What do you do when daily absenteeism rates soar to 25 percent? For companies in Norway who are facing exactly that, the answer is to call in ergonomics.
Everything from new tools and equipment to modified schedules are being implemented to keep the rising absenteeism rates at bay in a country long known for its rigorous work ethic. While analysts note that a generous welfare system may also be contributing to the steep rates of absenteeism, the country’s workers still report musculoskeletal disorders (MSDs) as their second most common complaints, just behind colds and the flu.
One reason for their injuries, concludes the country’s labor unions, is the influx of international companies who over the past 10 years have caused workers in Norway to face job insecurity for the first time. That, says union leaders, means workers will stay at work even when they’re injured, and cause their injuries to potentially worsen which then leads to long-term disability. Business leaders counter the unions’ claims by noting that Norwegians currently work shorter work weeks, have longer vacations and better welfare services than ever before.
Still, noting that an absenteeism problem exists, the Norwegian government stepped in during 2001 in an attempt to curb the country’s absenteeism rate by implementing an agreement with employers and unions that would get workers back to work; however, the agreement, says the New York Times, was largely ignored by all of the parties.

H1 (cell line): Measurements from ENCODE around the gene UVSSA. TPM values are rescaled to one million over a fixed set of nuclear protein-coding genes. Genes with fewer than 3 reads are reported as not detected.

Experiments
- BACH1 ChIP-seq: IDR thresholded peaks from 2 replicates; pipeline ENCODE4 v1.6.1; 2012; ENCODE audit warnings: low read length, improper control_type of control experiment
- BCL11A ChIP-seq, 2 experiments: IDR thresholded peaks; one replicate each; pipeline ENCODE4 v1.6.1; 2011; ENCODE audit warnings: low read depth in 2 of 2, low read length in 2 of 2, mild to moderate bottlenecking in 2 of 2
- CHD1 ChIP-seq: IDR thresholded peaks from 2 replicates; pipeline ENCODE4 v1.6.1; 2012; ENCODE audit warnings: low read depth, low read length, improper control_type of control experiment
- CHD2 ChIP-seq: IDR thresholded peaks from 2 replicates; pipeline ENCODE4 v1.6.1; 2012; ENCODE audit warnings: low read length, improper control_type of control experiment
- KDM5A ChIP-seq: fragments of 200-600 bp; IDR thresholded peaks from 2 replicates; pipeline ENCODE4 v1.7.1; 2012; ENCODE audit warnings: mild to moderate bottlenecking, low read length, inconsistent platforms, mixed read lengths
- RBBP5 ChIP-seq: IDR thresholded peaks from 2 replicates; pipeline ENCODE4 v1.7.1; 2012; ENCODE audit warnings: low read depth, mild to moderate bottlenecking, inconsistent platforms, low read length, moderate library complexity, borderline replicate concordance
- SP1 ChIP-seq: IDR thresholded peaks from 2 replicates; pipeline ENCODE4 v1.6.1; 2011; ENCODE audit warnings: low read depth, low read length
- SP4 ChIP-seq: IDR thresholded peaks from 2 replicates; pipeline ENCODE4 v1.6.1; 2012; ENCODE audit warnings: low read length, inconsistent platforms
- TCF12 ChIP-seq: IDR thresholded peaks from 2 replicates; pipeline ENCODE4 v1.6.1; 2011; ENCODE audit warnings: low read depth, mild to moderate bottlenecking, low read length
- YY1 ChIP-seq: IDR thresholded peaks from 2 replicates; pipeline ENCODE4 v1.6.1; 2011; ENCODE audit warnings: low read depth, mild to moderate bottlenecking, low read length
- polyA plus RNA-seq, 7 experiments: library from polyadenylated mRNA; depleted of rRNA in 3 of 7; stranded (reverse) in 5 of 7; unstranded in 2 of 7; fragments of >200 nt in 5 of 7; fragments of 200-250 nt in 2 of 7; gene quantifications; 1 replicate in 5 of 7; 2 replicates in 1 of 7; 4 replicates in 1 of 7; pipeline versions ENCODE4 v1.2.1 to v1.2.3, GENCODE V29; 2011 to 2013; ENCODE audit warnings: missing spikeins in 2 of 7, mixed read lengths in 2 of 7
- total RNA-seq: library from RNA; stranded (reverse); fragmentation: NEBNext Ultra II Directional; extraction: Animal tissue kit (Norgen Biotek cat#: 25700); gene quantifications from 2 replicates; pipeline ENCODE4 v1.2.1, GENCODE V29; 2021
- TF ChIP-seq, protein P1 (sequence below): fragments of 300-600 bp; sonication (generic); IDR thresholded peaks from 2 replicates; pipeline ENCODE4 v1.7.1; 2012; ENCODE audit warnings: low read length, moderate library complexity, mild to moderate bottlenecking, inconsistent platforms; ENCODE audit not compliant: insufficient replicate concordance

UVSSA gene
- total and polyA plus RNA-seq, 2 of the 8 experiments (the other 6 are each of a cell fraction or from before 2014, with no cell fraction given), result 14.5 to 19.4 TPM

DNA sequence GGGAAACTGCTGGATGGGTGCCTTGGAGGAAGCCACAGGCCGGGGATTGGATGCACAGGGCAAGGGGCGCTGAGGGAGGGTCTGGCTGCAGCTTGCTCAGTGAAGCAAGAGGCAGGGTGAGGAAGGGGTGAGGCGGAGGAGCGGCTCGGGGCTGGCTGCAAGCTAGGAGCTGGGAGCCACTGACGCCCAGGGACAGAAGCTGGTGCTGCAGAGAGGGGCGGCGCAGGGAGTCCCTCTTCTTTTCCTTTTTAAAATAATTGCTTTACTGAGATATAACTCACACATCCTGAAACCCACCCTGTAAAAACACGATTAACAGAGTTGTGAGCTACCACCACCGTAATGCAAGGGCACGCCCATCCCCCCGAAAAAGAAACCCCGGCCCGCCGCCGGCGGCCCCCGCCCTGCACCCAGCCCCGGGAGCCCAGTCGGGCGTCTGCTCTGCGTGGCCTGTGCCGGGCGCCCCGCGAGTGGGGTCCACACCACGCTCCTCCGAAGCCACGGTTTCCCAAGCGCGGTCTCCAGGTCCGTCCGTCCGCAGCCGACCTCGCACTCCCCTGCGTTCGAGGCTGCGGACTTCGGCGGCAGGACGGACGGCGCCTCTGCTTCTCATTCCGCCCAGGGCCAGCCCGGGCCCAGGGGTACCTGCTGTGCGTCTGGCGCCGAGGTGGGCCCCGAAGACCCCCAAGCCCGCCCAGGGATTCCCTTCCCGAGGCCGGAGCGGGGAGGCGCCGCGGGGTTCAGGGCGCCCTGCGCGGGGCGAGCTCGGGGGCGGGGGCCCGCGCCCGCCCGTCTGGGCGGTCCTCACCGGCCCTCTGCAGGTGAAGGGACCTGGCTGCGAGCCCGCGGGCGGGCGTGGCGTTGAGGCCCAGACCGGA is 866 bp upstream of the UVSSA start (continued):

Now the government is beginning to enforce the agreement, at least in part. Employers, for example, are now required to offer injured workers flexible hours or alternative duties to get them back on the job. For Norwegian company Dynea, which invests in special equipment, when necessary, for injured employees and meets with workers who are out for more than 16 days to help them get better treatment, following the country’s guidelines has resulted in a company-wide absenteeism rate that now hovers at a substantially lower 3.3 percent.
A Dynea company foreman who works part-time because of an injury, notes that the company even got a lift chair to accommodate him. That type of worker/employer relationship, says the foreman, helps breed loyalty in other, non-injured employees as well. “If your relationship with your company is very good, you go to work, even if you are a little bit sick,” he says.
Source: New York Times